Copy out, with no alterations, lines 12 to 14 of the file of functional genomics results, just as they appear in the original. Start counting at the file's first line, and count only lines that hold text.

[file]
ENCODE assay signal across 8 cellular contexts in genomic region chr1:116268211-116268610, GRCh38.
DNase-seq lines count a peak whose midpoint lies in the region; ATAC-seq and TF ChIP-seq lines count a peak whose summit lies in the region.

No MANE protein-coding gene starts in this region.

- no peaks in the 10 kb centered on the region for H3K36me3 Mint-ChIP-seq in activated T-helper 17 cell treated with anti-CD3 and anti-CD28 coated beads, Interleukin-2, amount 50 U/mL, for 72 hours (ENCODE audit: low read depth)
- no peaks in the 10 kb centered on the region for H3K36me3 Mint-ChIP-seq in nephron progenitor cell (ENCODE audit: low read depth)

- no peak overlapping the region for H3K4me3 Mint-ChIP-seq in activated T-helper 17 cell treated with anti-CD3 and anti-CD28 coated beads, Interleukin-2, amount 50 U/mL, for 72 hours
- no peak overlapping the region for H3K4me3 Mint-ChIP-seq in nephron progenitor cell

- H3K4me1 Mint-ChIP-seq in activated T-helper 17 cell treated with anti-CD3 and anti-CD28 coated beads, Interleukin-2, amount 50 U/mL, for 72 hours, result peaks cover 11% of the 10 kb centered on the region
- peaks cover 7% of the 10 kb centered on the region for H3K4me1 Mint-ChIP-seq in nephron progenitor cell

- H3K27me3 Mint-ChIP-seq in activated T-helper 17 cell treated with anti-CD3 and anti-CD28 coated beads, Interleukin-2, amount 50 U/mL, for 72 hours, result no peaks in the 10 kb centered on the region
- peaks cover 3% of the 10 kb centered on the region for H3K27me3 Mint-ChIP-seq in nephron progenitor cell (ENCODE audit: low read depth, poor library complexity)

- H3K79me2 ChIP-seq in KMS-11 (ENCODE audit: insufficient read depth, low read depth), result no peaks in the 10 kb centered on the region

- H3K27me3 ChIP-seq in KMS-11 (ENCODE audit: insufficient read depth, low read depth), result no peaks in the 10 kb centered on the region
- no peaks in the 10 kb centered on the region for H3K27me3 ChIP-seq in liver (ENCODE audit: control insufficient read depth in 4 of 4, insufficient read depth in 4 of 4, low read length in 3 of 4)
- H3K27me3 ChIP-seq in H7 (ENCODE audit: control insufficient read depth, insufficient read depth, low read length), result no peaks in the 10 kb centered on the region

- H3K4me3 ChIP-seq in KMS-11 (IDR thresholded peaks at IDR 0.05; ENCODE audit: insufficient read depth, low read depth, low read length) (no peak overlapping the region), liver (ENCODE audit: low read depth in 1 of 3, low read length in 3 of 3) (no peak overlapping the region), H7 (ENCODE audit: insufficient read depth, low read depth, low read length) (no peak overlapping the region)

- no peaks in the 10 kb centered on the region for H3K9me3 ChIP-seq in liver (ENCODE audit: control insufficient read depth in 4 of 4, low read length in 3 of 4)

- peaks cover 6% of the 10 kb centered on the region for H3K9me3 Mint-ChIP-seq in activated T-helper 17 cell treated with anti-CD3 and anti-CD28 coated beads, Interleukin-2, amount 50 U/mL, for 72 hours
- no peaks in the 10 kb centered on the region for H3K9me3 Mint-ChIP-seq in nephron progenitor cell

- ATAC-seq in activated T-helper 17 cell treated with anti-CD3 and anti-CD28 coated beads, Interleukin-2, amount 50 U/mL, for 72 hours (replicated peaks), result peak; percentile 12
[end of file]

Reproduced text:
- H3K79me2 ChIP-seq in KMS-11 (ENCODE audit: insufficient read depth, low read depth), result no peaks in the 10 kb centered on the region

- H3K27me3 ChIP-seq in KMS-11 (ENCODE audit: insufficient read depth, low read depth), result no peaks in the 10 kb centered on the region
- no peaks in the 10 kb centered on the region for H3K27me3 ChIP-seq in liver (ENCODE audit: control insufficient read depth in 4 of 4, insufficient read depth in 4 of 4, low read length in 3 of 4)